Well fellow Dead Heads, it’s almost that time of year again: the annual Grateful Dead Meet-Up at the Movies. For it’s 7th year, Fathom Events are going back to the beginning, choosing to screen the 1977 concert film The Grateful Dead Movie to commemorate the film’s 40th anniversary. This year, though, Fathom Events has a couple of bonuses up their sleeve. Moviegoers will get to experience a never-before-seen mini-documentary centered around the Dead’s legendary Cornell University concert on May 8th, 1977. Also screening during the Meet-Up is an exclusive excerpt from the upcoming six-part film Long Strange Trip, due out this May on Amazon. There are three Austin-area theaters participating in the Meet-Up on April 20th: the Cinemark in Southpark Meadows, the Metropolitan off Little Texas Lane and I-35, and Arbor @ Great Hill 8 off of 183 and N Capital of Texas Highway. Tickets go on sale this Friday.
Discogs to Turn Audio Gear Database Into Marketplace
Discogs, the website behind one of the most relied-upon crowdsourced databases for information regarding audio recordings is expanding into the production gear market with the launch of its new marketplace Gearogs. Gearogs is already an up-and-running database, but the option to buy and sell production gear will be available starting next month. Discogs CEO Kevin Lewandowski says his vision for the marketplace is to be “the largest database of audio equipment on the planet.” Lewandoski says this is just the first step in his vision for what he calls Discogs’s “meta-projects.” Next: marketplaces for films, books, and comics.
Record Store Day Announces Full List of Releases
Record Store Day is around the corner, April 22nd in fact, and the full list of releases has been announced. Highlights this year include a Smiths 7” featuring two previously unreleased recordings of old songs, singles and collections from Prince and David Bowie, a live EP from Animal Collective, a live full album from The Flaming Lips, reissues of the Cure’s greatest hits (and its acoustic twin) both featuring double-LP picture discs, and alternate version of Fleetwood Mac’s Mirage, Drive-By Truckers Electric Lady Sessions, a reissue of the Space Jam soundtrack, George Carlin’s famous Grammy-winning comedy album Jammin’ in New York, and new singles from the War on Drugs and The The. You can put all of your Record Store Day purchases in the exclusive Run the Jewels RSD tote bag made specifically for your vinyl haul. Check out the full list here.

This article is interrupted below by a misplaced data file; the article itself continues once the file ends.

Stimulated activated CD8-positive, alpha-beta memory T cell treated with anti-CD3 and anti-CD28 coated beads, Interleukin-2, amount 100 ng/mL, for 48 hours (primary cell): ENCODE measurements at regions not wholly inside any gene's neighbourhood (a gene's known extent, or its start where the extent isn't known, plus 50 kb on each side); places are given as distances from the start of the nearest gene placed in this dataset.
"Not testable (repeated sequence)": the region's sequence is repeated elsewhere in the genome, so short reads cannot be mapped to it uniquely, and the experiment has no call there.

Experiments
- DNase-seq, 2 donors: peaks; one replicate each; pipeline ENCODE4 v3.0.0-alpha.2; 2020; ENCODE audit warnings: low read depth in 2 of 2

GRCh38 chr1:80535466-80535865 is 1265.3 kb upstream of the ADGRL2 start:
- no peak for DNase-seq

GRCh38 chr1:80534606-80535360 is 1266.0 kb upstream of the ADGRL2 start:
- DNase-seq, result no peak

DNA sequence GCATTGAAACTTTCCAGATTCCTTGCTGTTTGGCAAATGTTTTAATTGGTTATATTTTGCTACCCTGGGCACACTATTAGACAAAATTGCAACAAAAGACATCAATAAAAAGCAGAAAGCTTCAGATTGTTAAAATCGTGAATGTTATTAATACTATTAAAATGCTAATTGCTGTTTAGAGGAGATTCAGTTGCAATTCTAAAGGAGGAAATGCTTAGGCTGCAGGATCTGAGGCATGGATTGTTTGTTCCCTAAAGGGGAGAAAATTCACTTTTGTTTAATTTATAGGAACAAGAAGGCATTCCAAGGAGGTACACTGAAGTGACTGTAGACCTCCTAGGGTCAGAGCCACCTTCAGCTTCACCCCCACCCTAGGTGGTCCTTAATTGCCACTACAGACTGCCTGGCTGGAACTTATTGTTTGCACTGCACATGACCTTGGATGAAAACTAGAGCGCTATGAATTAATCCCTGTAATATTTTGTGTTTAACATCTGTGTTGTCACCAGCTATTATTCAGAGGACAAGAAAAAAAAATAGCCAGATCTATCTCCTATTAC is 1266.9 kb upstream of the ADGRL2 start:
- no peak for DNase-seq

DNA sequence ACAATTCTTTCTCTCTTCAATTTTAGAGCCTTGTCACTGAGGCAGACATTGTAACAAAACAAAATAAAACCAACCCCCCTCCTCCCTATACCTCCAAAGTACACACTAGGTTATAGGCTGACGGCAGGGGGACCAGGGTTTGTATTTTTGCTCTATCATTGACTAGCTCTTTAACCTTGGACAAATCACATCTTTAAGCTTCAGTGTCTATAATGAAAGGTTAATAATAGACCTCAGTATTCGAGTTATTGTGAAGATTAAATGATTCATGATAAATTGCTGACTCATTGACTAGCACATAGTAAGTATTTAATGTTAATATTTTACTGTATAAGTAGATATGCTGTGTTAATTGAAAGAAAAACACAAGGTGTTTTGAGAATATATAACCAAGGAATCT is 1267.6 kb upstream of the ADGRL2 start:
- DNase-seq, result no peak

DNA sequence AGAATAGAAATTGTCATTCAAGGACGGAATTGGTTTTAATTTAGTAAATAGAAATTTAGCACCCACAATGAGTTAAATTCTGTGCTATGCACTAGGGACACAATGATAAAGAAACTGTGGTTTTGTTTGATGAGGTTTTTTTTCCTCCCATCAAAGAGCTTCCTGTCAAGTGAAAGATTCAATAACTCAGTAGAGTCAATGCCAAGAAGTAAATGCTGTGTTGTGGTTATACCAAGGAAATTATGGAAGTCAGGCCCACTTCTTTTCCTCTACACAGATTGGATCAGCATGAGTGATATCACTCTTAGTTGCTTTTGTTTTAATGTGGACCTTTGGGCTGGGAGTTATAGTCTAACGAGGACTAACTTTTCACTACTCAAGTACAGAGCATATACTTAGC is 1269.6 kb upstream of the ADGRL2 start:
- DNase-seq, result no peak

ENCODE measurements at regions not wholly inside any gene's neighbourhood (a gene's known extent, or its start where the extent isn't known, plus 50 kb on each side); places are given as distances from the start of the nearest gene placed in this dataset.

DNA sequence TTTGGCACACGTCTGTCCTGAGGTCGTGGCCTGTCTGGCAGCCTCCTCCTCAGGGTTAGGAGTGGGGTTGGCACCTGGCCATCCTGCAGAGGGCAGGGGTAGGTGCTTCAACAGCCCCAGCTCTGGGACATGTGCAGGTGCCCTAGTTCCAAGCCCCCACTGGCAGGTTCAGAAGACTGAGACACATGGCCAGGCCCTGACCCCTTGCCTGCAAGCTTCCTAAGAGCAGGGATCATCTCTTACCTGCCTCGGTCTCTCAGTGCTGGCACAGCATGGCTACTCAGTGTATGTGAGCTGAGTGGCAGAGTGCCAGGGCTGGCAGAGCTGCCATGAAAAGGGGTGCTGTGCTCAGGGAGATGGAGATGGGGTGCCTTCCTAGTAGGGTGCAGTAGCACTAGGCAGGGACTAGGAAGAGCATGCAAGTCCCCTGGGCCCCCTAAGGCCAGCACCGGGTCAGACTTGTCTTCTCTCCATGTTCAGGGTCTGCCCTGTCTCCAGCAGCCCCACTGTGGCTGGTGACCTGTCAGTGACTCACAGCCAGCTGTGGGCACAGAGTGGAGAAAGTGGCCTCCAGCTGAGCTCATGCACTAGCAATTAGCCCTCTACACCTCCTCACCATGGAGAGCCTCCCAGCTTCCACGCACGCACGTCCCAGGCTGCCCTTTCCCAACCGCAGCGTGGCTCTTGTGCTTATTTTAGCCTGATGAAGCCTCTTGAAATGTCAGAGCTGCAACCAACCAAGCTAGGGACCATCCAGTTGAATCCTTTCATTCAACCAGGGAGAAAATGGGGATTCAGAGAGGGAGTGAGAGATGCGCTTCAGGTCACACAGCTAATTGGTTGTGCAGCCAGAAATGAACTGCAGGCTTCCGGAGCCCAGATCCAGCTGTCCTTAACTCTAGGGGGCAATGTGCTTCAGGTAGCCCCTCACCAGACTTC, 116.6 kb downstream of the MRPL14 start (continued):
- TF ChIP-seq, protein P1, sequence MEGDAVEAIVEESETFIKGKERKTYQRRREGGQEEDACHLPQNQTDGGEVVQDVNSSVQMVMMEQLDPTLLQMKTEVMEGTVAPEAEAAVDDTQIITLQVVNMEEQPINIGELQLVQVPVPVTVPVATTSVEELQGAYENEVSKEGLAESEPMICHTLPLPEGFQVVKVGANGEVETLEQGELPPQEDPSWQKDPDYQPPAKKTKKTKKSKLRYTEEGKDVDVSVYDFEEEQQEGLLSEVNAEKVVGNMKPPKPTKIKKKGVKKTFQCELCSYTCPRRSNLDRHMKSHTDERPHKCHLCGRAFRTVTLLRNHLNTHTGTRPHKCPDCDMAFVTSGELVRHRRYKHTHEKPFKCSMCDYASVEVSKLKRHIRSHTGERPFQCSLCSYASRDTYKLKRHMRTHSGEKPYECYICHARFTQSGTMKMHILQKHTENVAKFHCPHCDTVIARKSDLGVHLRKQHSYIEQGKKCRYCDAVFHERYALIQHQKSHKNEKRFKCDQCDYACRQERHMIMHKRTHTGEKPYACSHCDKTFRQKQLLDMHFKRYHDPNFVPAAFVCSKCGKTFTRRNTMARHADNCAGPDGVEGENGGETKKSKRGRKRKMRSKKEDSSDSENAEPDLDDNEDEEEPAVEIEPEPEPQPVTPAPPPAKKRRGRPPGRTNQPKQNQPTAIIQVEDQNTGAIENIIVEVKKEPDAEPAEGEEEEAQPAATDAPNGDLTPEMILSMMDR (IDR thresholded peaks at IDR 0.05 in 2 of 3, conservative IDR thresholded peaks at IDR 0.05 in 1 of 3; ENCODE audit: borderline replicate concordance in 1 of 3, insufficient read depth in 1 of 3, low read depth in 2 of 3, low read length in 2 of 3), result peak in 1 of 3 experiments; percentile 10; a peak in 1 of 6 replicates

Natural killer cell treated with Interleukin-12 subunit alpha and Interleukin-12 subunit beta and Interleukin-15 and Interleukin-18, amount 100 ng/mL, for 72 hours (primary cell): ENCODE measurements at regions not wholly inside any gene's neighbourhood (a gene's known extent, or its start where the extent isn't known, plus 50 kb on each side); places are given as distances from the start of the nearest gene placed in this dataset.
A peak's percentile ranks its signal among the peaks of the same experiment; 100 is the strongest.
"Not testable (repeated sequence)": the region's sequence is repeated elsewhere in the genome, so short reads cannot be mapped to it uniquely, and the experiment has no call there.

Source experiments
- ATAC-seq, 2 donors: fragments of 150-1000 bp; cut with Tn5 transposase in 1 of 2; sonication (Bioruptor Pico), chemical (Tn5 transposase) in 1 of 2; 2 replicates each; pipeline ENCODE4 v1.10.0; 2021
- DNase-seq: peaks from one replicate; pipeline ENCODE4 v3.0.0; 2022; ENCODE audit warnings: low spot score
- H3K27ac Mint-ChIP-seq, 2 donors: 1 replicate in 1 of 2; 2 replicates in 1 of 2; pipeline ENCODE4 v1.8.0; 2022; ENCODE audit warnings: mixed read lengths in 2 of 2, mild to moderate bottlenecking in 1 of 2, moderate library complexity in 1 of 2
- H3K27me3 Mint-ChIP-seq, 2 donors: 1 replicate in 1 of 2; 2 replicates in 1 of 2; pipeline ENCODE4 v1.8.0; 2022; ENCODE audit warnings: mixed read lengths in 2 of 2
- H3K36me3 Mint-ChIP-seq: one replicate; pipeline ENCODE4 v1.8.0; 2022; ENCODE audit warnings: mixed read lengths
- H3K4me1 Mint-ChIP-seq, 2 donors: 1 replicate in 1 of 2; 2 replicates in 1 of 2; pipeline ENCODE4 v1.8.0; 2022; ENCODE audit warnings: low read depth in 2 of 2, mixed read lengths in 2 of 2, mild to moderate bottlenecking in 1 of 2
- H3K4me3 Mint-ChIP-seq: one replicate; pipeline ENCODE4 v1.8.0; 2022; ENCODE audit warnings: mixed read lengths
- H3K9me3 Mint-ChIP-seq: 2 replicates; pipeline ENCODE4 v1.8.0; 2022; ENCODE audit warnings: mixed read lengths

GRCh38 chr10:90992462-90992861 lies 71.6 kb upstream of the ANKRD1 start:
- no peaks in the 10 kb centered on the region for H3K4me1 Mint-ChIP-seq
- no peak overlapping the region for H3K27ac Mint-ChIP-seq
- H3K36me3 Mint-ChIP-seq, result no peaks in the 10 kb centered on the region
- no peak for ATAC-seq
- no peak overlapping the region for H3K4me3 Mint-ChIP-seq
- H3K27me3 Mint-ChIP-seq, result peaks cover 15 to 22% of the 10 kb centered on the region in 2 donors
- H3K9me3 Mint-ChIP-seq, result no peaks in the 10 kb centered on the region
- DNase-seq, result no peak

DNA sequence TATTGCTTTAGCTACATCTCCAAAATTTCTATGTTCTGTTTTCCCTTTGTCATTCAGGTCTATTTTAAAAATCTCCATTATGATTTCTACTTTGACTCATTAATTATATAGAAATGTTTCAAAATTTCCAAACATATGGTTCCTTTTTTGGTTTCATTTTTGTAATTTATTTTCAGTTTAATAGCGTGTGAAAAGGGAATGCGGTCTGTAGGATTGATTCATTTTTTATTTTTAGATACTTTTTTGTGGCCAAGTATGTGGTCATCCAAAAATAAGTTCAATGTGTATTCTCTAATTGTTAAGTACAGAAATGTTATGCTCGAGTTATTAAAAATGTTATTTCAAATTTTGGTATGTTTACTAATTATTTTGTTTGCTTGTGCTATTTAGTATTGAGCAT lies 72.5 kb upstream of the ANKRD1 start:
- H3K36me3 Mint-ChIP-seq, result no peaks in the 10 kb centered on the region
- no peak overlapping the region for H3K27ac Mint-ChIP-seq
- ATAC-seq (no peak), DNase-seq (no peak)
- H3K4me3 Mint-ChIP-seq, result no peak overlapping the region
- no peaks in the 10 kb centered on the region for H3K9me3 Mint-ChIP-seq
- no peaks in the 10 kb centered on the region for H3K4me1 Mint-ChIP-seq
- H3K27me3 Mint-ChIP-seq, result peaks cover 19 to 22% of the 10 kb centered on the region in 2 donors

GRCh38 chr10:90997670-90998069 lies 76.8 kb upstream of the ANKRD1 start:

Laura Mvula Dropped From Her Label Via Email
After five years with the Sony subsidiary RCA Victor, Laura Mvula has been dropped from the label, a bit of news that the artist had to read about in an email. To add to the disrespect, Mvula’s former manager was told her contract would not be renewed in a face-to-face meeting with the label back in January. Mvula was not privy to the information. Already onto the next project, Laura Mvula has spent the last year or so marrying soul and Shakespeare, composing the score to a new production of Antony and Cleopatra, staged by the Royal Shakespeare company, a feat, Mvula says, is a dream come true. As for her journey finding a new label, she says, “Let what I do be in better hands. Let me better understood and taken care of.”
Gucci Mane Announces Memoir, Out in September
Since his release from prison last May, Gucci Mane has been busy. He was releasing music within a week and hasn’t stopped, he proposed to his long-time girlfriend, he performed multiple shows during SXSW this last week before kicking off his a tour next month that ends at JMBLYA fest here in Austin, and as of yesterday, he’s announced the release of his memoir. Co-authored by Neil Martinez-Belkin, the memoir, simply called The Autobiography of Gucci Mane, explores the rappers life from “the roots of Alabama to the streets of East Atlanta, and the trap house, and the studio where he found his voice as a peerless rapper.” The 288-page book is due for release on September 19th via Simon and Schuster.
Chuck Berry Final Album Will Be Released Posthumously
As the world remembers the life and legacy of Chuck Berry in their own perspective, his family announced yesterday that his final album, and his first in 38 years Chuck, is still coming out. The family said further details will be released throughout the week, but stated, “while our hearts are very heavy at this time…we know that Chuck had no greater wish than to see this album released to the world.”